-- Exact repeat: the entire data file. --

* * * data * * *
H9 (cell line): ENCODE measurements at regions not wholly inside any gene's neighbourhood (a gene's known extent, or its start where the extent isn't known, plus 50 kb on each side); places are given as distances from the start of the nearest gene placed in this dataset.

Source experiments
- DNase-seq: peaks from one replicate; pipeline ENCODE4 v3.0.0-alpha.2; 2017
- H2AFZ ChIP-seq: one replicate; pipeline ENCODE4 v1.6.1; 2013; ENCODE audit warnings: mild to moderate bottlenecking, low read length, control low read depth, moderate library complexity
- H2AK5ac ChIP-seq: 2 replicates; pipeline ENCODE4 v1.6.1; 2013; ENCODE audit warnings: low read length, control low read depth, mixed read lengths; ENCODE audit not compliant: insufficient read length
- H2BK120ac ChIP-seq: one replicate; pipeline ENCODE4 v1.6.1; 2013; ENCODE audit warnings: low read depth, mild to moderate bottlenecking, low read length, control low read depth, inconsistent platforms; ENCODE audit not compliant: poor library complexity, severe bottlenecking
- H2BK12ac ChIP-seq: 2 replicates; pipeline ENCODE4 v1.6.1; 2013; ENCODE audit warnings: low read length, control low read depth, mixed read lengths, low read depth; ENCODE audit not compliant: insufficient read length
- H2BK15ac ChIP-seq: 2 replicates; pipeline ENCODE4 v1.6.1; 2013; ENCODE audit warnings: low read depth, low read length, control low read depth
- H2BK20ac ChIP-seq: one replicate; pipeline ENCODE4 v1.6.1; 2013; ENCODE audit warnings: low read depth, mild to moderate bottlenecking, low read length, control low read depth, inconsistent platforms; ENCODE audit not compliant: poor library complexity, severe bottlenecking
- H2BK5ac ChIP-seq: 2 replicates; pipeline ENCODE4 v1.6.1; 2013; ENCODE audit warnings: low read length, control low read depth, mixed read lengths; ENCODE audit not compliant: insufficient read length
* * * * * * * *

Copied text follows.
H9 (cell line): ENCODE measurements at regions not wholly inside any gene's neighbourhood (a gene's known extent, or its start where the extent isn't known, plus 50 kb on each side); places are given as distances from the start of the nearest gene placed in this dataset.

Source experiments
- DNase-seq: peaks from one replicate; pipeline ENCODE4 v3.0.0-alpha.2; 2017
- H2AFZ ChIP-seq: one replicate; pipeline ENCODE4 v1.6.1; 2013; ENCODE audit warnings: mild to moderate bottlenecking, low read length, control low read depth, moderate library complexity
- H2AK5ac ChIP-seq: 2 replicates; pipeline ENCODE4 v1.6.1; 2013; ENCODE audit warnings: low read length, control low read depth, mixed read lengths; ENCODE audit not compliant: insufficient read length
- H2BK120ac ChIP-seq: one replicate; pipeline ENCODE4 v1.6.1; 2013; ENCODE audit warnings: low read depth, mild to moderate bottlenecking, low read length, control low read depth, inconsistent platforms; ENCODE audit not compliant: poor library complexity, severe bottlenecking
- H2BK12ac ChIP-seq: 2 replicates; pipeline ENCODE4 v1.6.1; 2013; ENCODE audit warnings: low read length, control low read depth, mixed read lengths, low read depth; ENCODE audit not compliant: insufficient read length
- H2BK15ac ChIP-seq: 2 replicates; pipeline ENCODE4 v1.6.1; 2013; ENCODE audit warnings: low read depth, low read length, control low read depth
- H2BK20ac ChIP-seq: one replicate; pipeline ENCODE4 v1.6.1; 2013; ENCODE audit warnings: low read depth, mild to moderate bottlenecking, low read length, control low read depth, inconsistent platforms; ENCODE audit not compliant: poor library complexity, severe bottlenecking
- H2BK5ac ChIP-seq: 2 replicates; pipeline ENCODE4 v1.6.1; 2013; ENCODE audit warnings: low read length, control low read depth, mixed read lengths; ENCODE audit not compliant: insufficient read length